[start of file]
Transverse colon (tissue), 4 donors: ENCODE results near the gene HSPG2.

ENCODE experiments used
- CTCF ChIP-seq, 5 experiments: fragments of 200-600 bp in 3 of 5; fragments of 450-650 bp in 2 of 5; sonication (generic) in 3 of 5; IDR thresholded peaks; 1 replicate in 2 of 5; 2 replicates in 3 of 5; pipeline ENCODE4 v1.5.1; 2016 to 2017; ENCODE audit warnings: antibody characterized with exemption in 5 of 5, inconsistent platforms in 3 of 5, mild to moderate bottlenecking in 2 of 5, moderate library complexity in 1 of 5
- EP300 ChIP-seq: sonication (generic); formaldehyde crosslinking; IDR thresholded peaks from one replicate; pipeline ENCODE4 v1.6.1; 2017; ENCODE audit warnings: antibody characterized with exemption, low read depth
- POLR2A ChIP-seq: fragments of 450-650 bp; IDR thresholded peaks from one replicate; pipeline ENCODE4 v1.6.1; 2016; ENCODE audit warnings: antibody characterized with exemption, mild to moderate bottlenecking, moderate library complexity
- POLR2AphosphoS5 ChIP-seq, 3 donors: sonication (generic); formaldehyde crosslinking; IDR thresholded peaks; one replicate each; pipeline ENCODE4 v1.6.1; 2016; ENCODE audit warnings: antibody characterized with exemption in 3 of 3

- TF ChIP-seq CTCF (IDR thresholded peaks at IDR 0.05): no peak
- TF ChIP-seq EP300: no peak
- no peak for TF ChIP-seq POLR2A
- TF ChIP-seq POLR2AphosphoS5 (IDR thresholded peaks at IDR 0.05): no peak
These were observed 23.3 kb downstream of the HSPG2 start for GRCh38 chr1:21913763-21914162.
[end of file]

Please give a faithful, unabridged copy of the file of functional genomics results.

Transverse colon (tissue), 4 donors: ENCODE results near the gene HSPG2.

ENCODE experiments used
- CTCF ChIP-seq, 5 experiments: fragments of 200-600 bp in 3 of 5; fragments of 450-650 bp in 2 of 5; sonication (generic) in 3 of 5; IDR thresholded peaks; 1 replicate in 2 of 5; 2 replicates in 3 of 5; pipeline ENCODE4 v1.5.1; 2016 to 2017; ENCODE audit warnings: antibody characterized with exemption in 5 of 5, inconsistent platforms in 3 of 5, mild to moderate bottlenecking in 2 of 5, moderate library complexity in 1 of 5
- EP300 ChIP-seq: sonication (generic); formaldehyde crosslinking; IDR thresholded peaks from one replicate; pipeline ENCODE4 v1.6.1; 2017; ENCODE audit warnings: antibody characterized with exemption, low read depth
- POLR2A ChIP-seq: fragments of 450-650 bp; IDR thresholded peaks from one replicate; pipeline ENCODE4 v1.6.1; 2016; ENCODE audit warnings: antibody characterized with exemption, mild to moderate bottlenecking, moderate library complexity
- POLR2AphosphoS5 ChIP-seq, 3 donors: sonication (generic); formaldehyde crosslinking; IDR thresholded peaks; one replicate each; pipeline ENCODE4 v1.6.1; 2016; ENCODE audit warnings: antibody characterized with exemption in 3 of 3

- TF ChIP-seq CTCF (IDR thresholded peaks at IDR 0.05): no peak
- TF ChIP-seq EP300: no peak
- no peak for TF ChIP-seq POLR2A
- TF ChIP-seq POLR2AphosphoS5 (IDR thresholded peaks at IDR 0.05): no peak
These were observed 23.3 kb downstream of the HSPG2 start for GRCh38 chr1:21913763-21914162.